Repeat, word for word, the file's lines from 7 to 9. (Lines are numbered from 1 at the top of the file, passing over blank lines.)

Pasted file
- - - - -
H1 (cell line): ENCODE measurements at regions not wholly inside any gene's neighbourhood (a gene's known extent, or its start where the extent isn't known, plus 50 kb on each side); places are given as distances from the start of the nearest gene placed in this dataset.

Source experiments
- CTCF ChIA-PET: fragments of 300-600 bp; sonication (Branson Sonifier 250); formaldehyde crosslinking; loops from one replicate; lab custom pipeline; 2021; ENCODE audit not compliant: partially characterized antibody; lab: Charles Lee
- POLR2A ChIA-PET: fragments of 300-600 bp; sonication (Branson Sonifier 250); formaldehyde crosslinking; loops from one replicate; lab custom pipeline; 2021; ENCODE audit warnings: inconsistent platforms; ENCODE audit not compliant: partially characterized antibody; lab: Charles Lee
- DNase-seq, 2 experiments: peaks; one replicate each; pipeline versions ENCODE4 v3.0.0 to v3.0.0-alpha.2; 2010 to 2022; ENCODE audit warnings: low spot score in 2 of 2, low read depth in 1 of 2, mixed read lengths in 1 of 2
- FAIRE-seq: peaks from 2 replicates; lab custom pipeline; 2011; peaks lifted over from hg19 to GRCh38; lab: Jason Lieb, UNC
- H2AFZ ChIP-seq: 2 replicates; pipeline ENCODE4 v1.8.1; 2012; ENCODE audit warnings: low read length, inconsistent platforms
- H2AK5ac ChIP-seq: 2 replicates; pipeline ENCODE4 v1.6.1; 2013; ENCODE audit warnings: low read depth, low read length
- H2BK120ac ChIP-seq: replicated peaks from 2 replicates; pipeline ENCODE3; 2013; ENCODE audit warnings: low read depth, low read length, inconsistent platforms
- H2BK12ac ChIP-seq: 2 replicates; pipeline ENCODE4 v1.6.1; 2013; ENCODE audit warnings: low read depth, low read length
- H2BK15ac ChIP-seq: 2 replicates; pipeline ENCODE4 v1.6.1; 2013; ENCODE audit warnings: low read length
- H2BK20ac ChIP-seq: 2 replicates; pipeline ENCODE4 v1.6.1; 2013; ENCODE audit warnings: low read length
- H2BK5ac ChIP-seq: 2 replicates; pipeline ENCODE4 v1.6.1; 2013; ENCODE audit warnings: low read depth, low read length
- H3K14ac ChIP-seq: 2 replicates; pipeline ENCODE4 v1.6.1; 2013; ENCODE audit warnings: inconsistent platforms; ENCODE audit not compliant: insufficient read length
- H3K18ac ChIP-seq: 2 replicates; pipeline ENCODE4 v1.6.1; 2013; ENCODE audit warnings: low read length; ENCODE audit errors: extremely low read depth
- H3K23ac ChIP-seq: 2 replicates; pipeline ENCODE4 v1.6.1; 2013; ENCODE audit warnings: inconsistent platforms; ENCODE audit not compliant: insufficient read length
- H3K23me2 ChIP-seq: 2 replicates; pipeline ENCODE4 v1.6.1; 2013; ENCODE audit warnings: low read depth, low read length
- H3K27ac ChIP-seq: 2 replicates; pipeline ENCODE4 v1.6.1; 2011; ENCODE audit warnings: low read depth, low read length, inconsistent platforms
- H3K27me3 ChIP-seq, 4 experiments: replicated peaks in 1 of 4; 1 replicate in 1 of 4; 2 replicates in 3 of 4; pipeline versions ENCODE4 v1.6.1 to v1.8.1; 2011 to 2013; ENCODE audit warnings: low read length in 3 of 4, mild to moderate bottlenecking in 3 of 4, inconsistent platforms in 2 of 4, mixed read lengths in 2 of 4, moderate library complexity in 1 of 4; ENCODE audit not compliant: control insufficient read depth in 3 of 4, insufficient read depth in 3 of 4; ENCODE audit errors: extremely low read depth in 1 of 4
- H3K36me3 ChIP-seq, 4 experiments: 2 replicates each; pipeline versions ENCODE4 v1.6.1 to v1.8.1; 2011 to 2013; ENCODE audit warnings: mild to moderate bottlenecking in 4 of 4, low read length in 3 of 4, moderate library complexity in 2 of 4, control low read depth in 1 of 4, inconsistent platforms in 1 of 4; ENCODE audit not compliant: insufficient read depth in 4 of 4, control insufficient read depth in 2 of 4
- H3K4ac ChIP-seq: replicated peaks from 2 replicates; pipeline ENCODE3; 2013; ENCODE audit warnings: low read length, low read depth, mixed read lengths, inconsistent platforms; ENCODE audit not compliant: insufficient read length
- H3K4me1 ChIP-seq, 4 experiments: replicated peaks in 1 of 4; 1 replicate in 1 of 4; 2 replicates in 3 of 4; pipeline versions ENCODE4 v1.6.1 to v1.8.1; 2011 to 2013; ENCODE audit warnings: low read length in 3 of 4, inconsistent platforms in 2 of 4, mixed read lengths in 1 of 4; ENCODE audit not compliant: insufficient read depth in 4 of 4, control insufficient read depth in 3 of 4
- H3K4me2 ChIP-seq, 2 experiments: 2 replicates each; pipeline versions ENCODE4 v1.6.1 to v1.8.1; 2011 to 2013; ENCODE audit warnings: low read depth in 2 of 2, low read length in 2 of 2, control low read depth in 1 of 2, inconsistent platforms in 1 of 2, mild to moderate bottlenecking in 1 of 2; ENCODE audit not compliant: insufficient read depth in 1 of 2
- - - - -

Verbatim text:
- H2AFZ ChIP-seq: 2 replicates; pipeline ENCODE4 v1.8.1; 2012; ENCODE audit warnings: low read length, inconsistent platforms
- H2AK5ac ChIP-seq: 2 replicates; pipeline ENCODE4 v1.6.1; 2013; ENCODE audit warnings: low read depth, low read length
- H2BK120ac ChIP-seq: replicated peaks from 2 replicates; pipeline ENCODE3; 2013; ENCODE audit warnings: low read depth, low read length, inconsistent platforms